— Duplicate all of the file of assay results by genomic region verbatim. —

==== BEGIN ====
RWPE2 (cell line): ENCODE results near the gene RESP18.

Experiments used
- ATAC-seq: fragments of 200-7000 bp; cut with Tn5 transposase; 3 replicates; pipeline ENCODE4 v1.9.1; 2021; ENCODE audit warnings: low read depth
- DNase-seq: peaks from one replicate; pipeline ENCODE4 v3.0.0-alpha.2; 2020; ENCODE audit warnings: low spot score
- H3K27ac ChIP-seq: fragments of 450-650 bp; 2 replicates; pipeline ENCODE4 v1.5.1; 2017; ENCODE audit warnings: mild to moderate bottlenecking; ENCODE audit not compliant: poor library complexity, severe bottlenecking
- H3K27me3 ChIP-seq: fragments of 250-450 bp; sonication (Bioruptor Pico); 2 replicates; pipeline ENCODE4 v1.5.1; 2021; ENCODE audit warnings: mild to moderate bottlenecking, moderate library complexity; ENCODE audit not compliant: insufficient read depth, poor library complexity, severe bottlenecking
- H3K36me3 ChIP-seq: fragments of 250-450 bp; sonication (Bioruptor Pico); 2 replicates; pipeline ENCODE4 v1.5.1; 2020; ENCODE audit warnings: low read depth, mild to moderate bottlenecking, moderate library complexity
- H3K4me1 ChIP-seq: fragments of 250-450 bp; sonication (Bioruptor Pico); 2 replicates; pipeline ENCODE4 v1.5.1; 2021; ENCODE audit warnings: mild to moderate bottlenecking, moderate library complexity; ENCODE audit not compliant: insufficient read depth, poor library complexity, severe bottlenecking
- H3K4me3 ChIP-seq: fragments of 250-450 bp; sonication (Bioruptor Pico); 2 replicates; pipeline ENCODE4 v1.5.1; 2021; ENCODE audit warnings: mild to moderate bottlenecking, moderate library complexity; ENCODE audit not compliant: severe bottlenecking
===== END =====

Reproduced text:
RWPE2 (cell line): ENCODE results near the gene RESP18.

Experiments used
- ATAC-seq: fragments of 200-7000 bp; cut with Tn5 transposase; 3 replicates; pipeline ENCODE4 v1.9.1; 2021; ENCODE audit warnings: low read depth
- DNase-seq: peaks from one replicate; pipeline ENCODE4 v3.0.0-alpha.2; 2020; ENCODE audit warnings: low spot score
- H3K27ac ChIP-seq: fragments of 450-650 bp; 2 replicates; pipeline ENCODE4 v1.5.1; 2017; ENCODE audit warnings: mild to moderate bottlenecking; ENCODE audit not compliant: poor library complexity, severe bottlenecking
- H3K27me3 ChIP-seq: fragments of 250-450 bp; sonication (Bioruptor Pico); 2 replicates; pipeline ENCODE4 v1.5.1; 2021; ENCODE audit warnings: mild to moderate bottlenecking, moderate library complexity; ENCODE audit not compliant: insufficient read depth, poor library complexity, severe bottlenecking
- H3K36me3 ChIP-seq: fragments of 250-450 bp; sonication (Bioruptor Pico); 2 replicates; pipeline ENCODE4 v1.5.1; 2020; ENCODE audit warnings: low read depth, mild to moderate bottlenecking, moderate library complexity
- H3K4me1 ChIP-seq: fragments of 250-450 bp; sonication (Bioruptor Pico); 2 replicates; pipeline ENCODE4 v1.5.1; 2021; ENCODE audit warnings: mild to moderate bottlenecking, moderate library complexity; ENCODE audit not compliant: insufficient read depth, poor library complexity, severe bottlenecking
- H3K4me3 ChIP-seq: fragments of 250-450 bp; sonication (Bioruptor Pico); 2 replicates; pipeline ENCODE4 v1.5.1; 2021; ENCODE audit warnings: mild to moderate bottlenecking, moderate library complexity; ENCODE audit not compliant: severe bottlenecking